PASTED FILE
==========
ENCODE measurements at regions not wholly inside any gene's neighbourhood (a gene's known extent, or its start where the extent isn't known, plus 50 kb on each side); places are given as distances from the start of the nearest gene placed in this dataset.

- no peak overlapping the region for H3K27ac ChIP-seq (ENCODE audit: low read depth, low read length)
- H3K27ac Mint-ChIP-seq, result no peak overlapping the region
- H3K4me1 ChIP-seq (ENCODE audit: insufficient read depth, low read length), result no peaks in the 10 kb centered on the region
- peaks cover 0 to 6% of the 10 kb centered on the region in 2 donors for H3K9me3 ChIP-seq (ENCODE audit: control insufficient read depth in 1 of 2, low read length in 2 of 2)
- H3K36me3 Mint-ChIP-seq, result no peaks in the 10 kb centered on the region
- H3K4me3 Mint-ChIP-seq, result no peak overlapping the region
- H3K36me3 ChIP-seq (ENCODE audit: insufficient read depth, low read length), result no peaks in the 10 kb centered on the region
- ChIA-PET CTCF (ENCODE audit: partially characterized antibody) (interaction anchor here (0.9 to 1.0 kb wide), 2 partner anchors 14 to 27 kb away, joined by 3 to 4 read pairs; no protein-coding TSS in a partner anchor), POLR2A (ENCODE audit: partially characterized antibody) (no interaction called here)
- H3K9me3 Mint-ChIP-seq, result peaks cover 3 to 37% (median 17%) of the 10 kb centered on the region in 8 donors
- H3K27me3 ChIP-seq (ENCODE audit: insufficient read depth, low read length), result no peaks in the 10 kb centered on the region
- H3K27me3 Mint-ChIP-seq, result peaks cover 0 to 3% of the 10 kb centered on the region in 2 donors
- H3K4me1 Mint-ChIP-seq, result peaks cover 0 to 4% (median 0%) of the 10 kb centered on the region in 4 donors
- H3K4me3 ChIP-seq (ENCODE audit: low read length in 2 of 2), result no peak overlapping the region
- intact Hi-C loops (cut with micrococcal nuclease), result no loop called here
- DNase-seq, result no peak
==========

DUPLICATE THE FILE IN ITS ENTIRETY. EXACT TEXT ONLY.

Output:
ENCODE measurements at regions not wholly inside any gene's neighbourhood (a gene's known extent, or its start where the extent isn't known, plus 50 kb on each side); places are given as distances from the start of the nearest gene placed in this dataset.

- no peak overlapping the region for H3K27ac ChIP-seq (ENCODE audit: low read depth, low read length)
- H3K27ac Mint-ChIP-seq, result no peak overlapping the region
- H3K4me1 ChIP-seq (ENCODE audit: insufficient read depth, low read length), result no peaks in the 10 kb centered on the region
- peaks cover 0 to 6% of the 10 kb centered on the region in 2 donors for H3K9me3 ChIP-seq (ENCODE audit: control insufficient read depth in 1 of 2, low read length in 2 of 2)
- H3K36me3 Mint-ChIP-seq, result no peaks in the 10 kb centered on the region
- H3K4me3 Mint-ChIP-seq, result no peak overlapping the region
- H3K36me3 ChIP-seq (ENCODE audit: insufficient read depth, low read length), result no peaks in the 10 kb centered on the region
- ChIA-PET CTCF (ENCODE audit: partially characterized antibody) (interaction anchor here (0.9 to 1.0 kb wide), 2 partner anchors 14 to 27 kb away, joined by 3 to 4 read pairs; no protein-coding TSS in a partner anchor), POLR2A (ENCODE audit: partially characterized antibody) (no interaction called here)
- H3K9me3 Mint-ChIP-seq, result peaks cover 3 to 37% (median 17%) of the 10 kb centered on the region in 8 donors
- H3K27me3 ChIP-seq (ENCODE audit: insufficient read depth, low read length), result no peaks in the 10 kb centered on the region
- H3K27me3 Mint-ChIP-seq, result peaks cover 0 to 3% of the 10 kb centered on the region in 2 donors
- H3K4me1 Mint-ChIP-seq, result peaks cover 0 to 4% (median 0%) of the 10 kb centered on the region in 4 donors
- H3K4me3 ChIP-seq (ENCODE audit: low read length in 2 of 2), result no peak overlapping the region
- intact Hi-C loops (cut with micrococcal nuclease), result no loop called here
- DNase-seq, result no peak